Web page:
Ending stigma against epilepsy: How the common neurological disorder can be treated

Nearly 70% of persons with epilepsy can become seizure-free with or without medication.
Ending stigma against epilepsy: How the common neurological disorder can be treated
Ending stigma against epilepsy: How the common neurological disorder can be treated
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There is far too much stigma and discrimination associated with epilepsy, declares Dr Dinesh Nayak, neurologist and head of the Advanced Centre for Epilepsy at Gleneagles Global Health City, Chennai. “I have had patients whose marriages have broken up because of their epilepsy,” he observes.

Such stigma and discrimination arise because most people don’t really understand this neurological condition that affects approximately 0.5% of the population. Till just a couple of decades ago, epilepsy was commonly understood as a mental disorder rather than a neurological one. Even today, many people believe that people with epilepsy cannot get an education, go to work, get married, have children or participate in activities like sports. “All of these beliefs are completely wrong,” asserts Dr Dinesh.

What is epilepsy?

Epilepsy, the doctor explains, is a condition involving repeated, unprovoked seizures. A seizure occurs when there is a sudden, excessive electrical discharge in a part or the whole of the brain. “Basically, neurons or nerve cells communicate with each other through electric signals. If there is a sudden burst of electrical activity in the brain, the corresponding organ or system is affected,” he says.

While most of us think of epilepsy in terms of a person falling down on the ground, jerking and thrashing, and frothing from the mouth, Dr Dinesh points out that this is only one of many types of seizures that people experience. “Depending on the region of the brain in which abnormal electrical activity occurs, the manifestations can vary. Some people may experience jerking only in their facial muscles. Or someone may just go blank for a few seconds or a couple of minutes. If the visual area of the brain is affected, they may experience visual or perceptual distortions for a few minutes.”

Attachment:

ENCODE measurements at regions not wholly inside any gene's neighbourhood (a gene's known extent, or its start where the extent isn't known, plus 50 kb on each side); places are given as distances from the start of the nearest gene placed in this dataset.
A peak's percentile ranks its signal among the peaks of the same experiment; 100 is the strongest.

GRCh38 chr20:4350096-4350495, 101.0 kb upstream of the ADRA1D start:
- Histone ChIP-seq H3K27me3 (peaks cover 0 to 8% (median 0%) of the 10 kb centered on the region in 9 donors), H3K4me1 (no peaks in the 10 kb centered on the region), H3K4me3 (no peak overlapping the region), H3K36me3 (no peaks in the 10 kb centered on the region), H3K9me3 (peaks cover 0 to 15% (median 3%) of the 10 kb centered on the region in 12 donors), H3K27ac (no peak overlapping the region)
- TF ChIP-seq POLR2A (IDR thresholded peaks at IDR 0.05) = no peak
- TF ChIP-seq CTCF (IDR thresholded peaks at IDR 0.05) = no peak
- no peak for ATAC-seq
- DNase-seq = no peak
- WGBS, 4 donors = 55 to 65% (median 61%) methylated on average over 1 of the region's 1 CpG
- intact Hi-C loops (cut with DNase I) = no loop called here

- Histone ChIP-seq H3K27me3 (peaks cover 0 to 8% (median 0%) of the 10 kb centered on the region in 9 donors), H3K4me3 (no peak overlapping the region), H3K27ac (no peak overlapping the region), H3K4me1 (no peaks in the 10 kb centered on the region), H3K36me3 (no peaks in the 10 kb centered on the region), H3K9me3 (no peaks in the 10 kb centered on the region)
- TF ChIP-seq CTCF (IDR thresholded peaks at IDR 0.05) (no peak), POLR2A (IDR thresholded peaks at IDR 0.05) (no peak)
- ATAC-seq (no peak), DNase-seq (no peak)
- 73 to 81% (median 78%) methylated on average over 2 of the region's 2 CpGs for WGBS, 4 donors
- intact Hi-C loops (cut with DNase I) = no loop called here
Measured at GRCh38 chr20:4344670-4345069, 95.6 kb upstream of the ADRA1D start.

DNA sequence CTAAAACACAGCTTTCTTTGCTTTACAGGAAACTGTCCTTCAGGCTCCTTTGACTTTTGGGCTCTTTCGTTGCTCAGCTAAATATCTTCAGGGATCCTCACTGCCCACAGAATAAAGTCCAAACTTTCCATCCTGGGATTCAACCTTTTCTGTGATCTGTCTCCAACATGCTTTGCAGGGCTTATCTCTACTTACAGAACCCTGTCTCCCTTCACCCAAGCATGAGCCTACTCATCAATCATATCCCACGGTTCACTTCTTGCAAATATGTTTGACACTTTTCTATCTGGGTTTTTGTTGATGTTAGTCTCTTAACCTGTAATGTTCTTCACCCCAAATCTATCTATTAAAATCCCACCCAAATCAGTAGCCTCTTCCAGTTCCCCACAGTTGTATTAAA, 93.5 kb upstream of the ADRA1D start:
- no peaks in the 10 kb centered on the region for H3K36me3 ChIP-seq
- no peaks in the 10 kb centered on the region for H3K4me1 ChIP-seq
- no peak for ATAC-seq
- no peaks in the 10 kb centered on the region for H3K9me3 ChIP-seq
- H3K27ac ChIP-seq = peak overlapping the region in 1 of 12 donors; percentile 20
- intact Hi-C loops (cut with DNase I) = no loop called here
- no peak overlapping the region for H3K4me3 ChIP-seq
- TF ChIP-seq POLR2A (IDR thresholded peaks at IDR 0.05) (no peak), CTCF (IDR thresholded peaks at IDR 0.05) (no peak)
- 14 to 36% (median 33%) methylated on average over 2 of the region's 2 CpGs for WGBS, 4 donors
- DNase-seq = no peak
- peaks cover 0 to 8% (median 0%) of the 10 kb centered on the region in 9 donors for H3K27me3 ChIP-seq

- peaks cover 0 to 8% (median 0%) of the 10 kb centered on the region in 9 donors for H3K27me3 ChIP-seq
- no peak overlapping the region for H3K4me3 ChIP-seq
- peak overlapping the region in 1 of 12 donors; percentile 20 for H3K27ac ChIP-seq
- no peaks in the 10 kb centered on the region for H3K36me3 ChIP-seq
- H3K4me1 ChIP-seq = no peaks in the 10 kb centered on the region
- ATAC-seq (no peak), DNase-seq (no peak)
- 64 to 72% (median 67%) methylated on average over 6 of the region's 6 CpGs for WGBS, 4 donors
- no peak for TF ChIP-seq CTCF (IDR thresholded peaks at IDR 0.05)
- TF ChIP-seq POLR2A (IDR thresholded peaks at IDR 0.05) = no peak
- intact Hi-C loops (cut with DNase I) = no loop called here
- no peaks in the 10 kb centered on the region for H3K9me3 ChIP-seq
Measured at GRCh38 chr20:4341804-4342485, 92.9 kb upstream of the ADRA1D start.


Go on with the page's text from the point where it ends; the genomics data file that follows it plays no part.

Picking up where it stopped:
Often highly treatable

Much of the stigma around epilepsy also arises from people’s belief that it is a permanent condition. However, says Dr Dinesh, for around 70% of patients can become seizure-free with or without medication. “With the other 30% of patients,  they may not become seizure-free with medications. However, about half of such patients can be cured by surgery for epilepsy. So, for the majority of patients a diagnosis of epilepsy does not mean being condemned for life,” he explain.

This perception of epilepsy as a permanent condition also comes from the state of treatments until recent decades, adds Dr Dinesh. “The first drug for epilepsy was discovered in 1853. In the next 120 years, only five drugs were found. But since 1993, 17 new drugs have been found,” he says. These rising drug discoveries have provided doctors with a greater range of medications and combinations to treat patients who do not respond to some drugs.

No obstacle to a fulfilling life